New National Emblem: Have the ‘peaceful’ lions of the Ashoka emblem become ‘angry’?

Furore erupts over ‘bared fangs’ of lions on the Lion Capital of the Ashoka Pillar, unveiled as the new state emblem by PM Modi atop the Parliament building

After Prime Minister Narendra Modi unveiled the national emblem cast atop the new Parliament building, a debate has ensued if they are staying true to the spirit of the Lion Capital of Emperor Ashoka in Sarnath.

Opposition parties too umbrage in particular to the way in which the four lions are shown ‘baring their fangs’ as opposed to the serene visage the original work.

Prashant Bhushan, lawyer and activist, compared the historical national emblem with the lions sitting ‘majestically’ and ‘peacefully’ with Mahatma Gandhi to the new ones he considered an ‘angrier version.’

‘From Gandhi to Godse; From our national emblem with lions sitting majestically & peacefully; to the new national emblem unveiled for the top of the new Parliament building under construction at Central Vista; Angry lions with bared fangs. This is Modi’s new India!’ Mr. Bhushan tweeted.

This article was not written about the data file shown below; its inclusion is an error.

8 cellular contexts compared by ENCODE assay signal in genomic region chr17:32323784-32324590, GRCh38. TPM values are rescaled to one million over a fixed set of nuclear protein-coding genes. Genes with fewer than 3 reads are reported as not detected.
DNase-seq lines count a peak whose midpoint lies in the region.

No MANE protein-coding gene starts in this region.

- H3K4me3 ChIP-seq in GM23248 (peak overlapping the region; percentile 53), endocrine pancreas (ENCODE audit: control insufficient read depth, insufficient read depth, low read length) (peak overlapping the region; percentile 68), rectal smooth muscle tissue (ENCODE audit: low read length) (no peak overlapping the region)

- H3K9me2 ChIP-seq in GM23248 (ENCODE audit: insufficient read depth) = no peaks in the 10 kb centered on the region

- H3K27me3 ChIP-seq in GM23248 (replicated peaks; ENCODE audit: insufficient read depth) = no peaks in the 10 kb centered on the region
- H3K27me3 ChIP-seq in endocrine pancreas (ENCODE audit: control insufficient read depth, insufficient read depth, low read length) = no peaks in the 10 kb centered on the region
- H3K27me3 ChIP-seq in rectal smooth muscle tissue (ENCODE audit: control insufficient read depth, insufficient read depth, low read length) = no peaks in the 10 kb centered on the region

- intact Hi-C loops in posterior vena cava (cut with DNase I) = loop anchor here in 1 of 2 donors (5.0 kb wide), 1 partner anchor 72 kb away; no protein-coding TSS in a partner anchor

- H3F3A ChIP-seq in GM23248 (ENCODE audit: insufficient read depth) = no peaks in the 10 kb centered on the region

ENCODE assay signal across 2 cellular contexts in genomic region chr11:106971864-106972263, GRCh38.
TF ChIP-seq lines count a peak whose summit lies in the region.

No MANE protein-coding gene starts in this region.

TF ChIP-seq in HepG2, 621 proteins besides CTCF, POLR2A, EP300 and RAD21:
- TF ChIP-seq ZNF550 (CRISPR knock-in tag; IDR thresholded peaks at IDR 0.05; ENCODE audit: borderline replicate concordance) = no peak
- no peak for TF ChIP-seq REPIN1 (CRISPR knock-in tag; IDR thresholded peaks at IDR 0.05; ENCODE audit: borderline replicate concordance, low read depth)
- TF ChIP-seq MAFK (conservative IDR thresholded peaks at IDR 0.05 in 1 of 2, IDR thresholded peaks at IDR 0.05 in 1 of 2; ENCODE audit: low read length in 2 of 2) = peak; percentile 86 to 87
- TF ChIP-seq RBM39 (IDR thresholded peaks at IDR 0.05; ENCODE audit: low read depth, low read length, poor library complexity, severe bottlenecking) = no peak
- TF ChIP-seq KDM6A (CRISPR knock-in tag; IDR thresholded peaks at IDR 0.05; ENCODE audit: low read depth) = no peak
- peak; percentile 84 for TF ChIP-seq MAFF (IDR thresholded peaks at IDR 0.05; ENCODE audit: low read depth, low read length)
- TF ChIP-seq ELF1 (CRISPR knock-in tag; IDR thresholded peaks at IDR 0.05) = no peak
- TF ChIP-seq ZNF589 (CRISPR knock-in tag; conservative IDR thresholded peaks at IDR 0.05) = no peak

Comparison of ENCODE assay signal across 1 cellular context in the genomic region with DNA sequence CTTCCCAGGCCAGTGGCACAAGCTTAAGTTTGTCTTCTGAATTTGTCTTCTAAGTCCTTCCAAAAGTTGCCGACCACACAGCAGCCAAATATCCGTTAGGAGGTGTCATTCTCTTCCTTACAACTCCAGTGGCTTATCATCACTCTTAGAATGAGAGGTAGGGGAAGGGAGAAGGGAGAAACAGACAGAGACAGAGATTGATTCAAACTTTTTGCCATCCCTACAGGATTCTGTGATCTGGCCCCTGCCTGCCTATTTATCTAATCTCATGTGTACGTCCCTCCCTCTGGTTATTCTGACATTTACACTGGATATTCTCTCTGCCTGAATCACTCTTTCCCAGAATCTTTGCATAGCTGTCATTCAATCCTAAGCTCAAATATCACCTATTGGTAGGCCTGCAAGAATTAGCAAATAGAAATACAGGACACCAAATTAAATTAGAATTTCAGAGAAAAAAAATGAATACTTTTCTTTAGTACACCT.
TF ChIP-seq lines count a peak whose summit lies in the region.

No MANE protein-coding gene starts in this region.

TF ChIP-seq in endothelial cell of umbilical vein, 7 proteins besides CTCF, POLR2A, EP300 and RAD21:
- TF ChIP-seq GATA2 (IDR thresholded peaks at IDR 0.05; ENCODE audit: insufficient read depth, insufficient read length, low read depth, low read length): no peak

The History Of The Four Lions

The Capital

Lion Capital, Ashokan Pillar at Sarnath, c. 250 B.C.E., seen here around 1904–05. Wikimedia Commons

The original Lion Capital is located at Sarnath, Uttar Pradesh and sits the Ashokan Pillar.

At the base of the mount is a lotus, which represents the murky waters of the mundane, also an enduring symbol of Buddhism.

Four animals are carved into the base drum, as a reminder of the unending cycle of ‘samsara,’ the world we inhabit and its perils. The four represent the four cardinal directions, a horse (west), an ox (east), an elephant (south), and a lion (north). The moving animals follow one another endlessly, symbolizing the wheel of existence.

They also are said to represent the four rivers that leave Lake Anavatapta and enter the world as the four major rivers.

On the original pillar, the four lions perched atop the pillar have their mouths open in a roaring stances, seen to be spreading the dharma, the Four Noble Truths, across the land. Sarnath is the actual the site of Buddha’s First Sermon where he shared the Four Noble Truths.

The original Lion Capital. Minus the inverted bell-shaped lotus flower, this has been adopted as the National Emblem of India, seen from another angle, showing the horse on the left and the bull on the right of the Ashoka Chakra in the circular base on which the four Indian lions are standing back to back. On the side shown here there are the bull and elephant; a lion and a horse occupies the other place. The wheel ‘Ashoka Chakra’ from its base has been placed onto the centre of the National Flag of India. Sarnath Museum. Wikimedia Commons

While the pillar remains where it was originally sunk into the ground, the lion capital is now on display at the Sarnath Museum. The national emblem of India was derived from here and it is also adorns the older one-rupee notes and two- rupee coins.